Image Hunting: Travel Photography in the Digital Age
It won’t be a shocking discovery if I write that that digital technology dramatically changed the art of photography. Travel photography gained (or lost?) the most, since digital equipment freed this art form from being a domain of experts. Now every traveler becomes an author of a potential artwork, and has the means to publish it on social media platforms and photography communities websites. Such a transformation from analog to digital photography and its wide accessibility poses many questions. Spending a few months in South Africa made me wonder about one question in particular: what does the digitalization of photography mean for relationship between a traveler and a local community?
Hunting for the exotic
The exotic, faraway places were always the most tempting ones. Since the beginning of colonization era, or even before, travelers had the romantic idea to travel to places nobody has ever been to, and lift the veil of mystery by bringing back local objects, lengthy descriptions in their notebooks, artworks, samples of unusual plants, and even people. Nowadays we don’t need to bring back a suitcase full of rocks (although we still do) or drag a few local children back with us on a plane. Thousands of photographs piled up on a hard disc are our proof that we’ve been there, and our way to show the exotics of the place to those who stayed.
Thus, it comes as no surprise that online and offline collection of travel photographs is filled with the photos of African, Hindu and South American locals, often showing their poverty or hunger. For those interested in the topic photography, travelling and images in general, Susan Sontag’s essays are a must-read. Here she provides an explanation for our fascination for images from Africa:
The more remote or exotic the place, the more likely we are to have full frontal views of the dead and dying. Thus postcolonial Africa exists in the consciousness of the general public in the rich world- besides through its sexy music- mainly as a succession of unforgettable photographs of large-eyed victims. (Sontag, 2004; 63)
And the locals are not the only focus of the photograph. The internet is filled with pictures of the travelers with the locals, especially with children. Such a pretty image fits well into a cliché narrative of a European missionary helping poor African children.
Let’s now move on to my own experience with photographing poverty. My hunt began the moment I stepped out of the Cape Town International airport, but it wasn’t until my visit to a township, Kayamandi, that I started feeling uncomfortable with the camera. Poverty, lack of running water, and provisional shacks made a huge impression, even though life conditions in Kayamandi are considered one of the best among all South African townships. Me and my friend were walking the dusty roads with two black, 14 year old girls from the afterschool program. Even with them we drove much attention because of the color of our skin.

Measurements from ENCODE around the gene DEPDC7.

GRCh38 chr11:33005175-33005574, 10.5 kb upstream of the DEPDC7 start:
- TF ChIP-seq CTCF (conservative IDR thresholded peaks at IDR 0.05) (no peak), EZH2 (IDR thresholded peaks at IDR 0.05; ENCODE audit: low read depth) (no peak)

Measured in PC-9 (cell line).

While my friend was taking pictures of everything and everyone, I was hiding my camera and taking pictures only by sticking the lens out of my bag just a tiny bit. I wasn’t afraid of it being stolen. I was more concerned that taking a photo of a woman sitting in front of her shack I would acknowledge that she and her house are merely a tourist attraction. That the color of her skin with the shabby surrounding make up a nice, picturesque image that I, the white tourist apparently displaced in this black neighborhood, would take home and show proudly to my friends. I would admit that her misery is a perfect subject of my indifferent photographic exploration.
Safe Image Safari
My grandmother, having browsed through my photos from South Africa on facebook (yes, my grandmother on facebook!), asked me “where are the photos of the locals? And the children?” Travelling the way she does, in a touristic bus to Egypt or Greece, it is easy to take photos of whatever and whomever she likes. Not only are the locals used to touristic masses looking at them through the lenses of their Canons, but the tourists themselves are also safely hidden behind bus windows. This spacial distance and the clear tourist-local division make it possible to take a picture without feeling guilty. And even if you do, a second later a photographed person will disappear behind a bus anyway.
However, that does not count for children. These still innocent creatures were running happy around us, holding our hands. Besides, seeing their faces on a small LCD screen on the photo camera is a pure joy for them. It seems that, in some cases, the digital technology can actually facilitate a non-verbal communication between the traveler and a local.
Sontag, Susan (2004). Regarding the pain of others. London: Penguin Books Inc.